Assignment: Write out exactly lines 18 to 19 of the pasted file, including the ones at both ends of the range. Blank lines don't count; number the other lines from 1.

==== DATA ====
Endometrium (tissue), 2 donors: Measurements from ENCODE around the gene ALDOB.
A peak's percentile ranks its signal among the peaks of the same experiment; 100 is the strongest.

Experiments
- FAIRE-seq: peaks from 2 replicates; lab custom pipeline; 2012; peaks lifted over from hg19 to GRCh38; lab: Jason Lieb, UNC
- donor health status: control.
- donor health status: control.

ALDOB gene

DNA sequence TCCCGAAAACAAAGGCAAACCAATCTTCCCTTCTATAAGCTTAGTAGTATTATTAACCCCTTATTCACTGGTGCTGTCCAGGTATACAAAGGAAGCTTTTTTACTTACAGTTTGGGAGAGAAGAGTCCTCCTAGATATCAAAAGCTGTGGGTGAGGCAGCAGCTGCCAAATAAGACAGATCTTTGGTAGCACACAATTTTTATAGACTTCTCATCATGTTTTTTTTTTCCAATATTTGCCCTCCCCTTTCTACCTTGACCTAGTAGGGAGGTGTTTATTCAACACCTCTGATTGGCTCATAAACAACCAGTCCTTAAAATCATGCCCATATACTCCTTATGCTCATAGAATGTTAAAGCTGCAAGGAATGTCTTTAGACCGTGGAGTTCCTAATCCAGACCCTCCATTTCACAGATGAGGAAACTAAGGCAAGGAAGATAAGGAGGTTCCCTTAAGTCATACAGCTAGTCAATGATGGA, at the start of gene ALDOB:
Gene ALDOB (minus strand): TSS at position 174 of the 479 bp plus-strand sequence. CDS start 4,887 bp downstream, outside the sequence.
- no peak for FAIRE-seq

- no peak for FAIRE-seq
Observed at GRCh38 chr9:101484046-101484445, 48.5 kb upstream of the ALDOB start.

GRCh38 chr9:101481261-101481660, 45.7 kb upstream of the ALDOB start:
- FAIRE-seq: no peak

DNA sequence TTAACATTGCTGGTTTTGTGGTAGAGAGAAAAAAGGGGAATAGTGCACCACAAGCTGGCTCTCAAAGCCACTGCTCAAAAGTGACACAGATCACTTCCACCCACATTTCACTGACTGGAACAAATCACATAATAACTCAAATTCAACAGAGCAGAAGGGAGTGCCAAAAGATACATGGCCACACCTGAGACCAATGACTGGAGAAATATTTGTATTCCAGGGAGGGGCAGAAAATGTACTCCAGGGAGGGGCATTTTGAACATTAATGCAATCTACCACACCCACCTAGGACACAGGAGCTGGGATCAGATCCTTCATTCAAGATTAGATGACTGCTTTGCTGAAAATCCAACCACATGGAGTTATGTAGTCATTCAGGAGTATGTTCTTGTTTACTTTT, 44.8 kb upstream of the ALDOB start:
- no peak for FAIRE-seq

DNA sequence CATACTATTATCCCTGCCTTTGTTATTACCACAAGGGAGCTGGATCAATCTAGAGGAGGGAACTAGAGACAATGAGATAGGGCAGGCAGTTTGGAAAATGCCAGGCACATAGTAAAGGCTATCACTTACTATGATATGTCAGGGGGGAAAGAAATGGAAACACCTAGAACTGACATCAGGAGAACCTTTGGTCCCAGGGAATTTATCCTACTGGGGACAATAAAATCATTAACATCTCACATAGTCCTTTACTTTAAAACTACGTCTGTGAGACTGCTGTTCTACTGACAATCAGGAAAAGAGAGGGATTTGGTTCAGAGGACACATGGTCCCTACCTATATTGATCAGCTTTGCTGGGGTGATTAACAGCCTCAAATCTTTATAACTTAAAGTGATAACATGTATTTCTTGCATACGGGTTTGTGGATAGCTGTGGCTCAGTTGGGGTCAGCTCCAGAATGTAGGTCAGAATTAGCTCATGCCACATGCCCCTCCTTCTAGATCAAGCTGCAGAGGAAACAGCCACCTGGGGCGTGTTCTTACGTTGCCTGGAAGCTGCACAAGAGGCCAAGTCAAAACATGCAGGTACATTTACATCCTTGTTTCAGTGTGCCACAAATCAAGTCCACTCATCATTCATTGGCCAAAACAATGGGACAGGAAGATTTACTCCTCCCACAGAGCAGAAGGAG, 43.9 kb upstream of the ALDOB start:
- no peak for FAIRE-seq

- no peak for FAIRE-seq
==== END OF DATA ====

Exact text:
- no peak for FAIRE-seq

- no peak for FAIRE-seq